The town of Wharton was founded as the seat of Wharton County
in April 1846, named for two brothers, William Harris and
John Austin Wharton, who were Texas heroes. The town site was
surveyed by Virgil Stewart and William J.E. Heard, and rich
farmland attracted many settlers. Land for a courthouse
named Monterey Square was given from the land grant of
William Kincheloe, one of Stephen F. Austin's Old 300
colonists who settled in this area in 1822.The advent of
railroads and irrigation brought increased settlement to the
town, which remains a center of agricultural, educational,
industrial, and medical services for a large area.
The Wharton County Courthous, pictured below, has been
restored to its 1888 status.
City of Wharton Tour Movie
1985 Wharton Country Youth Fair Parade
Prospective landowners first came to the plains of the Colorado River in 1822,
having been led there by Stephen F. Austin under contract with the
Mexican Government. The Mexican Imperial Colonization Law of 1823
granted 177 acres to the heads of families for farming, 4428 acres for raising
cattle and 80 extra acres for each slave owned by the settler.
During the time of the Republic of Texas, 1836-1846, the area was divided
into three counties: Matagorda, Jackson, and Colorado,
each consisting of isolated plantation homes and two
growing towns, Preston and Egypt. When Texas entered
the United States in 1845, Wharton County was formed of
parts of the three existing counties near the intersection
of mail routes from Matagorda to Columbus and from
Houston to Victoria. The town and county were named
after William H. Wharton, a lawyer, member of the Convention
of 1832 and Minister to the United States, and his brother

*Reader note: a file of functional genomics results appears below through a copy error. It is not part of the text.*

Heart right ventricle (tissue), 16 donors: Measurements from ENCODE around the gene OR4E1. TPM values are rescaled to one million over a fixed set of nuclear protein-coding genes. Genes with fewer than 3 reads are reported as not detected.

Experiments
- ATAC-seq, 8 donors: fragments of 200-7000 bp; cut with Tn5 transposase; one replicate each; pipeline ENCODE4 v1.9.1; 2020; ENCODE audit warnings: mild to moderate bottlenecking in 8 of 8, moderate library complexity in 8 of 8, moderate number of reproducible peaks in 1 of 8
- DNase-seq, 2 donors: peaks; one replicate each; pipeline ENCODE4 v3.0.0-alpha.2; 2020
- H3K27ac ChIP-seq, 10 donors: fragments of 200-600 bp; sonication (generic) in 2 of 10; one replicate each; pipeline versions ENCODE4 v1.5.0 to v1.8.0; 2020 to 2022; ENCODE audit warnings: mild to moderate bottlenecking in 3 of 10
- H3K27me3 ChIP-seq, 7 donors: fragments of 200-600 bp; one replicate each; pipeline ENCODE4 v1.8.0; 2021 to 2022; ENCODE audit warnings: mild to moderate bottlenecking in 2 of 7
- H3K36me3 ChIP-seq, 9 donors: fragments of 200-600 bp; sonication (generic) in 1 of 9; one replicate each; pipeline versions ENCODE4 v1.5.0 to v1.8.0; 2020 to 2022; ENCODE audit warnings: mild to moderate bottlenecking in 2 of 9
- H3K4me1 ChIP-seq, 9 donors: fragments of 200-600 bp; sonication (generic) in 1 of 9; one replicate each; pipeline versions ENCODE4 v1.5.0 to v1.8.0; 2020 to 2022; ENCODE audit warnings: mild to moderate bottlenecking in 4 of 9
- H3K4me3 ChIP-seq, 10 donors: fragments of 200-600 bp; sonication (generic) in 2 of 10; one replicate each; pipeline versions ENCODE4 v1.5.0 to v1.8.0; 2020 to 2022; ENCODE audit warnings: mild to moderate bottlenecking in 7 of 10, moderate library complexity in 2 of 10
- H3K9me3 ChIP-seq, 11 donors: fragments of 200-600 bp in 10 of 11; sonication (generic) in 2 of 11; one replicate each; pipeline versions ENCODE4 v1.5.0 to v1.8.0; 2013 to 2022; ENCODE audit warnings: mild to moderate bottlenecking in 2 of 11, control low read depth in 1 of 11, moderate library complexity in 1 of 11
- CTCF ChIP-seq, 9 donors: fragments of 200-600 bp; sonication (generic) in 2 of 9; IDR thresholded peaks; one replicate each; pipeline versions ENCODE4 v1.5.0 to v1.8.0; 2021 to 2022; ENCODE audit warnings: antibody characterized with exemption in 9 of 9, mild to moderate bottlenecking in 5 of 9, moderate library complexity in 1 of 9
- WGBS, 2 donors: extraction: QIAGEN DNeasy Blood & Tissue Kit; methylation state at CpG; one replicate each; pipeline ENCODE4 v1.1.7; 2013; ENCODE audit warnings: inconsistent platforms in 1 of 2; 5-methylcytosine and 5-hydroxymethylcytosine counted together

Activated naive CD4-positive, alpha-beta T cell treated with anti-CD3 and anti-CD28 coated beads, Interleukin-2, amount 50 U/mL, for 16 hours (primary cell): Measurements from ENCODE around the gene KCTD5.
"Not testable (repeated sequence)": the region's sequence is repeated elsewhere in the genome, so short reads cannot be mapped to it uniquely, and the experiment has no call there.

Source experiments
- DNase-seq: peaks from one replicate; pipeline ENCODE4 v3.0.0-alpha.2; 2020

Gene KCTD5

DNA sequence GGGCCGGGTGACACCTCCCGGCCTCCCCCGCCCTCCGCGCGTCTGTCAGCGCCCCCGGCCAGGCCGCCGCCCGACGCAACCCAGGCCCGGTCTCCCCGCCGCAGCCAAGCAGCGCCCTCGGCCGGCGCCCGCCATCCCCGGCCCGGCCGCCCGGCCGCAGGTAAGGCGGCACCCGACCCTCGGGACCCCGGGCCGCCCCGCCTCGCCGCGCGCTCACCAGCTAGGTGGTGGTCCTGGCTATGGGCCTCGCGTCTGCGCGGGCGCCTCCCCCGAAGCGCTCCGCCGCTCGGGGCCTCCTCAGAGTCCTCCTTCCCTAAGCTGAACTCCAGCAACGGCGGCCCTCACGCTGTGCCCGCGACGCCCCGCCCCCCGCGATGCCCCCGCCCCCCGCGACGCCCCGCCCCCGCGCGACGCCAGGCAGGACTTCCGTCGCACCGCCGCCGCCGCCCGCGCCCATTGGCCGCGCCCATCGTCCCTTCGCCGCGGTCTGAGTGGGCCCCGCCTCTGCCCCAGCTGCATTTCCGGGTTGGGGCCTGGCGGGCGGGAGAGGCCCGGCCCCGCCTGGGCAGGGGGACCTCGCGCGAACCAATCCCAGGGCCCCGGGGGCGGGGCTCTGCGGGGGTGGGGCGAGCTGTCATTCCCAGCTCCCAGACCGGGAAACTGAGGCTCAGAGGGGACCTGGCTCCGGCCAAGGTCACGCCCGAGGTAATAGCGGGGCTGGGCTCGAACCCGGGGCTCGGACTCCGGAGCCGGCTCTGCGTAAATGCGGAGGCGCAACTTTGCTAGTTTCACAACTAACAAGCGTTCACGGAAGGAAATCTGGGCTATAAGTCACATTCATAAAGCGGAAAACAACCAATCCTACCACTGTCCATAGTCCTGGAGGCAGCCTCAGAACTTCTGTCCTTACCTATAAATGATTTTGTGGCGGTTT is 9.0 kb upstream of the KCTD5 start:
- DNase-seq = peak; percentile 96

John A. Wharton, also a lawyer, soldier, Secretary of War and
representative from Brazoria County to the First Congress of the
Republic of Texas. The land where the city of Wharton is now
located was originally part of a league granted to William Kincheloe
and his family in 1824. Located on the east bank of the Colorado River,
in what was known as the "Great Prairie Canebrake" of "Bay Prairie",
this rich flood plain was covered with a dense stand of 20’ tall switch
cane through which flowed Caney Creek, originally a bed of the
Colorado River. This cane had to be cut down by the first team
to survey the town site. Kincheloe donated the land for the courthouse
and central square. Land below the square providing access to the
river was designated as Kincheloe Common. Under Mexican and
Texan laws, water rights remained with the government. Rain collected
in cisterns and well water provided the drinking water.
The town In its earliest days consisted of a
few houses made of logs or imported lumber.
Heart pine shipped from Louisiana was
frequently used. Brick buildings were
scarce but slaves made bricks for f
oundations and chimneys. On the riverbank
where the City Hall now stands was Lucinda
Flowers' cabin, built about 1843, and nearby
were cabins for about one hundred slaves.
Farther away on the main road, towards
Matagorda was the two-story brick-and-scantlings
plantation home of Albert Horton, elected
Lieutenant Governor in .
1845. A. A. McWillie's 228 acre plantation was located at the northern edge of town.
The first courthouse of Wharton County, a small frame building, was built in 1848,
enclosed within a wire fence in 1851. In June, 1852, the first courthouse was torn
down. The new courthouse was finished in March of 1852. Built of brick, the 40’
square building was two stories, with the first floor divided by intersecting
north-south and east-west passageways. In 1857, the wire fence was replaced
by a plank fence of heart pine which stood until the early 1900's
The second official building to be built was the jail in 1854.
It was made of 8” logs on a 3’ brick base, topped by a second
story made of a wooden wall enclosed by a brick wall.